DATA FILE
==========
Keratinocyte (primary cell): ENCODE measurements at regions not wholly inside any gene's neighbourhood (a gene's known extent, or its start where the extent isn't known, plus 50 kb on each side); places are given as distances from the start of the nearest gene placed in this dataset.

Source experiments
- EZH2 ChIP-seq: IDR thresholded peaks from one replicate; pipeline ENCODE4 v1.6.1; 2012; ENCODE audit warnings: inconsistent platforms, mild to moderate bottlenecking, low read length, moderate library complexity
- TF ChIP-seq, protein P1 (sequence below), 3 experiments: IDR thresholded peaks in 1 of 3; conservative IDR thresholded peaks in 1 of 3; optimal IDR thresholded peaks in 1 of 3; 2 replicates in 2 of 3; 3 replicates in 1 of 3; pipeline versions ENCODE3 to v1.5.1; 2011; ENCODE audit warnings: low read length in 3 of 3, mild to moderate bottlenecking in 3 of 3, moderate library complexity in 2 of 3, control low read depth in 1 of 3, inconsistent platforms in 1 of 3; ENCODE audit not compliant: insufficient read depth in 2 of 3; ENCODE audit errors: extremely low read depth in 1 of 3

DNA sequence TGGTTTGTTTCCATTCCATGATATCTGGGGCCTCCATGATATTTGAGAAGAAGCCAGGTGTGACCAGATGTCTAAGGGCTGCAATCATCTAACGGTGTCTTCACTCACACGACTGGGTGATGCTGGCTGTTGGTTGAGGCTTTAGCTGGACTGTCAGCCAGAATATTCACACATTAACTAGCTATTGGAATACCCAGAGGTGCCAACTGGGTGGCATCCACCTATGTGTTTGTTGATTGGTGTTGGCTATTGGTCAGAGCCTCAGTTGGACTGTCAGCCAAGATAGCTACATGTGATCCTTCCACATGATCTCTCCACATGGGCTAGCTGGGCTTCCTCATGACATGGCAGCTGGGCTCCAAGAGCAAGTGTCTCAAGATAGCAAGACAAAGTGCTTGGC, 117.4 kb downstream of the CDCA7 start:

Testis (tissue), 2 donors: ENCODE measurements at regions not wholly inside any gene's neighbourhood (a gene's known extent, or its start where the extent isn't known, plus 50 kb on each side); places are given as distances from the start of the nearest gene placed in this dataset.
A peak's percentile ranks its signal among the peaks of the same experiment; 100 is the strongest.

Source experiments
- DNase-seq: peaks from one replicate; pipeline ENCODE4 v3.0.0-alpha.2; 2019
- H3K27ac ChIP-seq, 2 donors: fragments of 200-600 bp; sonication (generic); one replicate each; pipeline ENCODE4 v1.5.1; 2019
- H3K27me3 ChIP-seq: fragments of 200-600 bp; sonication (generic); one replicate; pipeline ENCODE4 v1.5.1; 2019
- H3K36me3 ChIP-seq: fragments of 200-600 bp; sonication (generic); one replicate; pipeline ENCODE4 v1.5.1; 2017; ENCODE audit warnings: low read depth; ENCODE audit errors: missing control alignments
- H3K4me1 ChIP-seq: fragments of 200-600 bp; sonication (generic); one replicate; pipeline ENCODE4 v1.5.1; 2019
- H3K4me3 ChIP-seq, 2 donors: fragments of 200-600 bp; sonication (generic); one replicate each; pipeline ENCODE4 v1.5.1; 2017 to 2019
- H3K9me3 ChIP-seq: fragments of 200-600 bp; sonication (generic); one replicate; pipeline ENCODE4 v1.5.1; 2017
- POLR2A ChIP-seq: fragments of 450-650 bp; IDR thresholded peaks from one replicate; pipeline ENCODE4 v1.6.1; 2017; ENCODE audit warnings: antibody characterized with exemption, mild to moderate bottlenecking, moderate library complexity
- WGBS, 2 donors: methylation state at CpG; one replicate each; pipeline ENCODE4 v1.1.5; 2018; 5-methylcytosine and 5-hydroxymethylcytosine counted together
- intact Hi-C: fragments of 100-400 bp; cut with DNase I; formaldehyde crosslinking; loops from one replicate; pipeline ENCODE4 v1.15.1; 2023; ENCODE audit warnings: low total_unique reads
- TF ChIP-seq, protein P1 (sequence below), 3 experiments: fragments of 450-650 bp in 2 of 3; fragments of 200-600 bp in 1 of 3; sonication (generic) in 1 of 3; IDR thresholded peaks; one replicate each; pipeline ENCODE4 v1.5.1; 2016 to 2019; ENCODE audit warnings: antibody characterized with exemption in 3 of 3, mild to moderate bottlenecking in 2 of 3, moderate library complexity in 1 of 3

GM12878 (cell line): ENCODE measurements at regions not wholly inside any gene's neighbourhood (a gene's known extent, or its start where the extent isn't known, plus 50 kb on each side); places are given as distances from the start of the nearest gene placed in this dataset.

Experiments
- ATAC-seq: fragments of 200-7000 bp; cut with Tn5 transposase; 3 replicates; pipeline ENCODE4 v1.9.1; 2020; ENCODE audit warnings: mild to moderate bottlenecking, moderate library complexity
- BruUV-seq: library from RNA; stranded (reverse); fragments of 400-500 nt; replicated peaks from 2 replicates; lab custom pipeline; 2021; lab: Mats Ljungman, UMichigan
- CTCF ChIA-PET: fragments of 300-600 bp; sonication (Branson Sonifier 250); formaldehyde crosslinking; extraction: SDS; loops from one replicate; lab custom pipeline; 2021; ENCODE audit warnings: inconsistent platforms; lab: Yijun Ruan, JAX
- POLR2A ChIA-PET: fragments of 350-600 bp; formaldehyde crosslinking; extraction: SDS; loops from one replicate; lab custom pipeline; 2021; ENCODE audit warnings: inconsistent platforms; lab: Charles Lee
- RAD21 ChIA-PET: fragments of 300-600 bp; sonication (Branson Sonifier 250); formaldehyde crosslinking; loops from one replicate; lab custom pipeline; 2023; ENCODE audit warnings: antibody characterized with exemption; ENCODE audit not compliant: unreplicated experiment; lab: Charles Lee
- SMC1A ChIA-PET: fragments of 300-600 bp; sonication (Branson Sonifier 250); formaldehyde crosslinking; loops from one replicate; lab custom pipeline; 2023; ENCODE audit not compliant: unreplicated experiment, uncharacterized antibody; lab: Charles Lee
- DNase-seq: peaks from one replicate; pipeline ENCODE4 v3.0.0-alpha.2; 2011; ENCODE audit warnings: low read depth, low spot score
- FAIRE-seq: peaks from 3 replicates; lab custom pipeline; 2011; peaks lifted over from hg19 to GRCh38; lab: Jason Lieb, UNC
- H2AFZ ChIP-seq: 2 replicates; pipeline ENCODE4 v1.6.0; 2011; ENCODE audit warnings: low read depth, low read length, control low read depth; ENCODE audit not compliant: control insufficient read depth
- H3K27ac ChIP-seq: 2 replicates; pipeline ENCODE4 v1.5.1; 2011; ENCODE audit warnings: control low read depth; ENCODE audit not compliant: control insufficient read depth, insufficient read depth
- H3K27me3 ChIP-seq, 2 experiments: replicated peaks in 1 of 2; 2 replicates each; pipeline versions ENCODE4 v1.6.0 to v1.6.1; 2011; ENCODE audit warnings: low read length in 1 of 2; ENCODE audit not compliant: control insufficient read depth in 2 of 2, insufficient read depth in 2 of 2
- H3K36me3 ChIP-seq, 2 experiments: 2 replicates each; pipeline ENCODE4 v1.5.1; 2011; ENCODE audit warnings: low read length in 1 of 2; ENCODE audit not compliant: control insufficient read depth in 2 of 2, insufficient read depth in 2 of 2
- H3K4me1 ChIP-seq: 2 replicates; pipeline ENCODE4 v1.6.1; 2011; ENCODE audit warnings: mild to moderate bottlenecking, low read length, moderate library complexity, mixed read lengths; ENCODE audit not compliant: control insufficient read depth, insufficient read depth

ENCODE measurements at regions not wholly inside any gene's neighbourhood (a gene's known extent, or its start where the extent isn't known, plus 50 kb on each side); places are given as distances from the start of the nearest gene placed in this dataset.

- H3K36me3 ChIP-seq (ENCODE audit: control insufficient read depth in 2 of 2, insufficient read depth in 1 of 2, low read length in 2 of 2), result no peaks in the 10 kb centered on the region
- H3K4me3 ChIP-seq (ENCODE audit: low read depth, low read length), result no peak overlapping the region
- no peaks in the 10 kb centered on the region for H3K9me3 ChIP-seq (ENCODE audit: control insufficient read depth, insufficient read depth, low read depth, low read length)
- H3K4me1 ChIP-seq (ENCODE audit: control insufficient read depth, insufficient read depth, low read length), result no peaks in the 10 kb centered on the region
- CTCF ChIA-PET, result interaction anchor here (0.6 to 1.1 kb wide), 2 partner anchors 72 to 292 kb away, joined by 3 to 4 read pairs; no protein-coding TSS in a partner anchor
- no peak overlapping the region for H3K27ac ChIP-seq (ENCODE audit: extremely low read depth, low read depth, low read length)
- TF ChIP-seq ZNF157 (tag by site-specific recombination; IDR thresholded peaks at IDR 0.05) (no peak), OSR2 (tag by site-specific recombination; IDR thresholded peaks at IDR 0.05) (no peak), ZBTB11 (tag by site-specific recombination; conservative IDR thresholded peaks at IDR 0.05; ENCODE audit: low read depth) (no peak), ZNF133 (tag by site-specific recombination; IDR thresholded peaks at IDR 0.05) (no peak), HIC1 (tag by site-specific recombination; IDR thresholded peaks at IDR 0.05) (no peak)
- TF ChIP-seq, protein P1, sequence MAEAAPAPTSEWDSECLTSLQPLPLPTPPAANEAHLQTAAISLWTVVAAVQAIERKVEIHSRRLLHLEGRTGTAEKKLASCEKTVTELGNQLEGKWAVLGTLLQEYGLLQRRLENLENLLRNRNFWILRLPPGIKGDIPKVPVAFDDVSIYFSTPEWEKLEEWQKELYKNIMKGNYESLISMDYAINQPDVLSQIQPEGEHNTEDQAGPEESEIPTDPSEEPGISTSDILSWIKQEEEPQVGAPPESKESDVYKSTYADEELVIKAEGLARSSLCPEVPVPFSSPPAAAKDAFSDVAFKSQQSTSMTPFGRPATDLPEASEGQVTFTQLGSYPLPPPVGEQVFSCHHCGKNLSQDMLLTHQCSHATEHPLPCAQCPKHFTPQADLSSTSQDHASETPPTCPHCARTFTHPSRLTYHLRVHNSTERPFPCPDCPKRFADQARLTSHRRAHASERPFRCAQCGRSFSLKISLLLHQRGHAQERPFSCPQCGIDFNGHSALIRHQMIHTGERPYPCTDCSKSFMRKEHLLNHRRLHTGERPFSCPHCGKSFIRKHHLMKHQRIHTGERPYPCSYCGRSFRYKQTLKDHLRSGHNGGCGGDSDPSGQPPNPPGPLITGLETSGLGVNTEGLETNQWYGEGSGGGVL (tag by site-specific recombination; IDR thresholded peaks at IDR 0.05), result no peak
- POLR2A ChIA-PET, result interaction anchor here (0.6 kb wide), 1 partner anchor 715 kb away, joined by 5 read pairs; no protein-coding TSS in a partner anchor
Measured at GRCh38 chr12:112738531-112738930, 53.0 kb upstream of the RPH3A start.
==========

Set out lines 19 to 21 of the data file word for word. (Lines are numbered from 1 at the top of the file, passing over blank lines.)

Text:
- TF ChIP-seq, protein P1 (sequence below), 3 experiments: fragments of 450-650 bp in 2 of 3; fragments of 200-600 bp in 1 of 3; sonication (generic) in 1 of 3; IDR thresholded peaks; one replicate each; pipeline ENCODE4 v1.5.1; 2016 to 2019; ENCODE audit warnings: antibody characterized with exemption in 3 of 3, mild to moderate bottlenecking in 2 of 3, moderate library complexity in 1 of 3

GM12878 (cell line): ENCODE measurements at regions not wholly inside any gene's neighbourhood (a gene's known extent, or its start where the extent isn't known, plus 50 kb on each side); places are given as distances from the start of the nearest gene placed in this dataset.

Experiments